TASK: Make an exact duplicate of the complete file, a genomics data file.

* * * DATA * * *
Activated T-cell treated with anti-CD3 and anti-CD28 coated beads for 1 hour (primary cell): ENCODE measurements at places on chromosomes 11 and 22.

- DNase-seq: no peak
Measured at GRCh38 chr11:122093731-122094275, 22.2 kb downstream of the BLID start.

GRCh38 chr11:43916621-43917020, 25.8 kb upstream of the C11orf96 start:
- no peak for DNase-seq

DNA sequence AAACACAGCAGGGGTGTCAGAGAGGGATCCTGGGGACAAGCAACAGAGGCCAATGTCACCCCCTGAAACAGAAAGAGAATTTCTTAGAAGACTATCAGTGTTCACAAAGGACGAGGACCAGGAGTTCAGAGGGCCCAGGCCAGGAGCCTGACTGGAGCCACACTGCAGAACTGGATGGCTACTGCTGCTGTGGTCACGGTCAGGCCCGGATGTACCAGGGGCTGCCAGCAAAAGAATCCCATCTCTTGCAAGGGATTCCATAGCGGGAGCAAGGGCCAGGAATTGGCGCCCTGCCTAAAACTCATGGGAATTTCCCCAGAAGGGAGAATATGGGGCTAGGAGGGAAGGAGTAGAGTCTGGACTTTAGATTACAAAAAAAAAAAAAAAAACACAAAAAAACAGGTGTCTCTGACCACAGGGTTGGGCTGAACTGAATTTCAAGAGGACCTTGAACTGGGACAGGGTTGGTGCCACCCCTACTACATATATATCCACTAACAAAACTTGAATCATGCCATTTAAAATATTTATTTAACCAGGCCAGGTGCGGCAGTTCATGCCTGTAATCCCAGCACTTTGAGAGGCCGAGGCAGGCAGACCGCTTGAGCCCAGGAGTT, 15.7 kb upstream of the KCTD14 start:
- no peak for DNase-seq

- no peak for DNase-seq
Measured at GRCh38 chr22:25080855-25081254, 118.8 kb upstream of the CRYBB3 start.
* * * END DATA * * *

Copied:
Activated T-cell treated with anti-CD3 and anti-CD28 coated beads for 1 hour (primary cell): ENCODE measurements at places on chromosomes 11 and 22.

- DNase-seq: no peak
Measured at GRCh38 chr11:122093731-122094275, 22.2 kb downstream of the BLID start.

GRCh38 chr11:43916621-43917020, 25.8 kb upstream of the C11orf96 start:
- no peak for DNase-seq

DNA sequence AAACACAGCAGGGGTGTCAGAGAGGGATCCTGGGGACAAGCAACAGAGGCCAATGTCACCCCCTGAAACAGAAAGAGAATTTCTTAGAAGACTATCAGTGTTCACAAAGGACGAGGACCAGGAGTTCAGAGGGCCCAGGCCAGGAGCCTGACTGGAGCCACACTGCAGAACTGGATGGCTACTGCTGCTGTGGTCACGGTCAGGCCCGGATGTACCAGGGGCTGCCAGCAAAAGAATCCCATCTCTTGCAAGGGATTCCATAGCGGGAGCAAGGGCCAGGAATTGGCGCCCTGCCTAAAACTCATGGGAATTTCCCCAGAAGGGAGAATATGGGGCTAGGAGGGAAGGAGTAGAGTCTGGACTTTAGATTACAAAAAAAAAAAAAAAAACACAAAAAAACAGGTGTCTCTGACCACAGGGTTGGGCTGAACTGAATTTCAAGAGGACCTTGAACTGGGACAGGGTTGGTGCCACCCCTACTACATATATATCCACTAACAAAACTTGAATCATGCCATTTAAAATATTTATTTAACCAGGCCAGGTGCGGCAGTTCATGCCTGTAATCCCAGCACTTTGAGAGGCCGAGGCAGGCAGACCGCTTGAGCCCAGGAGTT, 15.7 kb upstream of the KCTD14 start:
- no peak for DNase-seq

- no peak for DNase-seq
Measured at GRCh38 chr22:25080855-25081254, 118.8 kb upstream of the CRYBB3 start.